All of this is held together by the main man: Brad Pitt. Now, he may be the biggest name on the poster, but he doesn’t appear for quite a while. This leaves the film to be driven primarily by McNairy and Mendelsohn. I thought their dialogue was fantastic. It was rough – maybe too rough for some, but grounded. It felt believable. Sure, it may not have contributed much to the plot but it coloured the characters perfectly. You quickly felt that Mendelsohn‘s Australian character was scummy – a real low life, but you noticed that McNairy’s was less obtusely offensive and more reserved. Real kudos has to go to writer / director Andrew Dominick (Chopper, The Assassination of Jesse James…) for adapting George V. Higgins’ book so well. The lines really pop off the screen. Similarly, James Gandolfini picks up where The Sopranos left off to deliver another delicious slice of mob mentality. His performance was particularly noteworthy just because he’s such an abrasive, unlikeable character.

I’m sure you’re yearning to know how Pitt performs and he’s his usual reliable self. Possibly giving his best performance of the past few years. His take on this role wasn’t as jaw-dropping as Matthew McConaughey in Killer Joe; namely because you didn’t expect such a performance from McConaughey. But with Brad Pitt you’ve seen him play the good guy and the crazy guy before. That takes nothing away from his performance though, which was as mesmerising as ever.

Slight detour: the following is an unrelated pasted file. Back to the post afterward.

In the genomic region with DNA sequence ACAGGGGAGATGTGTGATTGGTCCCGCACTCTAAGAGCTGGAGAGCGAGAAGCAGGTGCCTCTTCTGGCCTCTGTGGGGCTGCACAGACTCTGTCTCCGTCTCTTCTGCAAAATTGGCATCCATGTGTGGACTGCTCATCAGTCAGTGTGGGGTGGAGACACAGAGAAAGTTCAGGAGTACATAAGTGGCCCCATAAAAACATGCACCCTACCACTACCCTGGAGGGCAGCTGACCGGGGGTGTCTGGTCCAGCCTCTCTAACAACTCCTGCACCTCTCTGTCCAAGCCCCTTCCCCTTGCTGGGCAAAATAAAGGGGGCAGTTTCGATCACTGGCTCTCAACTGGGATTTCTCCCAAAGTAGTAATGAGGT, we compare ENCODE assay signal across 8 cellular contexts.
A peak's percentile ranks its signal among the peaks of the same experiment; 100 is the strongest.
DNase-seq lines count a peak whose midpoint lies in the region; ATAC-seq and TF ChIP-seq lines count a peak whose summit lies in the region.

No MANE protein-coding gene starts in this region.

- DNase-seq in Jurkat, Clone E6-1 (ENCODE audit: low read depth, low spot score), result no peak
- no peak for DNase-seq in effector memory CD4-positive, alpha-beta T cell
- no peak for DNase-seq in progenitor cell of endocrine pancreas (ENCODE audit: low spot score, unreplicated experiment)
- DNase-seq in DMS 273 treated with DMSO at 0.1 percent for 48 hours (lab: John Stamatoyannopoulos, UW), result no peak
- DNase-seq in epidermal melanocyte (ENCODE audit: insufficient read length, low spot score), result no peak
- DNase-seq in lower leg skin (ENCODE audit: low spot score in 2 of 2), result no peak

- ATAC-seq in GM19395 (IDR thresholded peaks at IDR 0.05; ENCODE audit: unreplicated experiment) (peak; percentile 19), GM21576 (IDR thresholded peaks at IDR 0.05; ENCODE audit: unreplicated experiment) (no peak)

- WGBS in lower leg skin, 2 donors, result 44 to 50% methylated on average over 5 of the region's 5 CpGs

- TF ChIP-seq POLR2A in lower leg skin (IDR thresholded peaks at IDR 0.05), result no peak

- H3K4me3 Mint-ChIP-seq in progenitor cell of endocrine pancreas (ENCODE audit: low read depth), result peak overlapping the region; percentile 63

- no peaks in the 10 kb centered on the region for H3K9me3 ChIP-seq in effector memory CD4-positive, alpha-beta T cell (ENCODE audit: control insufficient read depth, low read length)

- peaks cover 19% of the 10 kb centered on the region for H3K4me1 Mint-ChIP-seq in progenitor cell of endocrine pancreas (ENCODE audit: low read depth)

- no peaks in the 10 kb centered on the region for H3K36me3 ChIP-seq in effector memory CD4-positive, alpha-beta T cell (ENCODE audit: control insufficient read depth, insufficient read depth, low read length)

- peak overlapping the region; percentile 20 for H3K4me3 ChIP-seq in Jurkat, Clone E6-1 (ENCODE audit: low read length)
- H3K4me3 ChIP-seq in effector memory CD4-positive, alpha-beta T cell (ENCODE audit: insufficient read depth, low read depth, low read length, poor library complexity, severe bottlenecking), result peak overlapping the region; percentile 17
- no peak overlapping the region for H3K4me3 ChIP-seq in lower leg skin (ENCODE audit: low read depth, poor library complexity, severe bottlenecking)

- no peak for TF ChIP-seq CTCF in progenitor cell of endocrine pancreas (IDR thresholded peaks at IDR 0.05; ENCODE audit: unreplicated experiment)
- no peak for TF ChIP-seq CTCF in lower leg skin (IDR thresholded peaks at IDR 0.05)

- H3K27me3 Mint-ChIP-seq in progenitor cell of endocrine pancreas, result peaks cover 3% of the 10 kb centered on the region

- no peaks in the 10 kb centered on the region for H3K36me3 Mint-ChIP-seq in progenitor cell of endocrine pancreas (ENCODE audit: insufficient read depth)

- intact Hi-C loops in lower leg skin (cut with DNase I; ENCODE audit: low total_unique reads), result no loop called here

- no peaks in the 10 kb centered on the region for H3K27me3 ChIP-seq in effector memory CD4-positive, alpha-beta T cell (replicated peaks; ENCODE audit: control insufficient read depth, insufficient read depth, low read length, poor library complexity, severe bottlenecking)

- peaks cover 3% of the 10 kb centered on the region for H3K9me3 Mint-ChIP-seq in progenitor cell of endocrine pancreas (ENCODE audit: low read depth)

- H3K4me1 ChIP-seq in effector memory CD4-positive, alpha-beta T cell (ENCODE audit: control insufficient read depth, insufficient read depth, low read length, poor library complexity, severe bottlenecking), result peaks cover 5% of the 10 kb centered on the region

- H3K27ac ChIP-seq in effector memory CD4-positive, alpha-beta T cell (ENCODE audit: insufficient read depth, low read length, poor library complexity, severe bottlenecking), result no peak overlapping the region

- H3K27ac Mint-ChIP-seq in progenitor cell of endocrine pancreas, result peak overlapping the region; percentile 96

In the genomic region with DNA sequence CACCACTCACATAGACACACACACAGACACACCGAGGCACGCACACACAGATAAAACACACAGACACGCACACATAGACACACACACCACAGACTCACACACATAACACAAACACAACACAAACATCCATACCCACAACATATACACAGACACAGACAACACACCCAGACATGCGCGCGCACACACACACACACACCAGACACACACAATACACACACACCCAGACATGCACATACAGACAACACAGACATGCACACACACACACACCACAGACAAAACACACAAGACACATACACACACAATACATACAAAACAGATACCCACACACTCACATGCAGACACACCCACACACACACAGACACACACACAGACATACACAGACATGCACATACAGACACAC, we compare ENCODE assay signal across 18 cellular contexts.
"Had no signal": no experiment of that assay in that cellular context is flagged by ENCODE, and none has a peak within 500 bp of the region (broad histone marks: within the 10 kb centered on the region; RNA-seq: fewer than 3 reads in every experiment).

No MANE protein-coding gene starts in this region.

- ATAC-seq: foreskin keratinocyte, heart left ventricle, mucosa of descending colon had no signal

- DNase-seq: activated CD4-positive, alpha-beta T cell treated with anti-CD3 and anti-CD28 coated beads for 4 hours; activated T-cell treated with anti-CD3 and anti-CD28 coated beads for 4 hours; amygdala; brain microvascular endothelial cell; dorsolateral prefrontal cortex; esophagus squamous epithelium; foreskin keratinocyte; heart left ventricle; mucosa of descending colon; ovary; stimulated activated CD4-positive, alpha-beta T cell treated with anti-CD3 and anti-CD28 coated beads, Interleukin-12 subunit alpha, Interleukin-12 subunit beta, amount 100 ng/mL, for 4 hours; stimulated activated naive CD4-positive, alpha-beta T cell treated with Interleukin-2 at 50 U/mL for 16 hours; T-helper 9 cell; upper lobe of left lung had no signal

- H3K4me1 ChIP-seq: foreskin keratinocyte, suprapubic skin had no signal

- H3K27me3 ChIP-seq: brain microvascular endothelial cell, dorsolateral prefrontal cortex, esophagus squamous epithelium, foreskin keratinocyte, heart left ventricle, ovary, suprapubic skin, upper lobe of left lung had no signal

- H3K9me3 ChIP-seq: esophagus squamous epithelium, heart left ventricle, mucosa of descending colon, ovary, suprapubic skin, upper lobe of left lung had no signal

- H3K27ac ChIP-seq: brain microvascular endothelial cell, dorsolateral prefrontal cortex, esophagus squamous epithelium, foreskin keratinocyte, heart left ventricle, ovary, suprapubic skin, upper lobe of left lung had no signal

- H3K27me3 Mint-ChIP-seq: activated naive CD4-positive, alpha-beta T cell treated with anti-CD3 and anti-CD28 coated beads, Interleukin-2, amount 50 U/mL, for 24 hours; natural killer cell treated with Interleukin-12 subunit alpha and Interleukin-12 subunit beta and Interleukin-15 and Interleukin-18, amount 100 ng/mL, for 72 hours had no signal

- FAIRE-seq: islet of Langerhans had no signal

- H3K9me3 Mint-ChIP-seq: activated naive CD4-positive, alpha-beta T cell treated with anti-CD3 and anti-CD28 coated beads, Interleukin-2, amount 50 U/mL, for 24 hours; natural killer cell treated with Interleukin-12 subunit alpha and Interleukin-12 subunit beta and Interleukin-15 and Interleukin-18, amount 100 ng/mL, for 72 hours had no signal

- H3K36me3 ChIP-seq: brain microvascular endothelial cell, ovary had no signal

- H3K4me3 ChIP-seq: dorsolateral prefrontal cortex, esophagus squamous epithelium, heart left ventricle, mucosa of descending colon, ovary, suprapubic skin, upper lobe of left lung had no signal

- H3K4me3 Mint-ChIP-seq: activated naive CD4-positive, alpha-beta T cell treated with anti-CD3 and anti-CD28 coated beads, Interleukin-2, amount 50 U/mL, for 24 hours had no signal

What I liked less about the film was it’s idea of supplanting the story against the backdrop of the global recession and the 2008 US election. It was just a peculiar way of shoehorning in some political agenda. You’d have lengthy pieces of the film which consisted of nothing more than George W. Bush or Barack Obama talking about the recession. I appreciate the fact that the dialogue was semi-related to the plot point of the film, but it just seemed jarring and removed me somewhat from the movie.

This scene is pure Tarantino when not directed by Tarantino.

That being said, at 97 minutes in length, the film rips along at a fair pace. For some, the use of long dialogue scenes will be off-putting. If you’re not a fan of Tarantino‘s reliance on similar scenes then you may not be in for a thrill ride. This film is much more Reservoir Dogs and less of a bang-bang shoot ’em up of a film. If that appeals to you, as it does to me, then I heartily recommend you get yourself a ticket. It’s not one of Pitt‘s tent pole films, but nor is it one of his surreal indie flourishes. Yes, I’m looking at you Tree of Life

Killing Them Softly isn’t this year’s most cerebral film, nor does it ever seek to challenge you intellectually. That’s not to say it’s a mindless effort like Transformers, but it doesn’t require that much energy to compute what’s going on. However, it’s one hell of a ride to be on. All actors, both big and small names alike, are really firing on all cylinders here.

And you’ll be glad to know that the film no longer makes me think of Killing Me Softly. That song is way too mellow and peaceful to embody Killing Them Softly. If I had to pick a song to convey the film’s message it’d be Slayer’s Raining Blood, because oh yes… there will be blood. Ted Bundy would bloody love that too the basket case!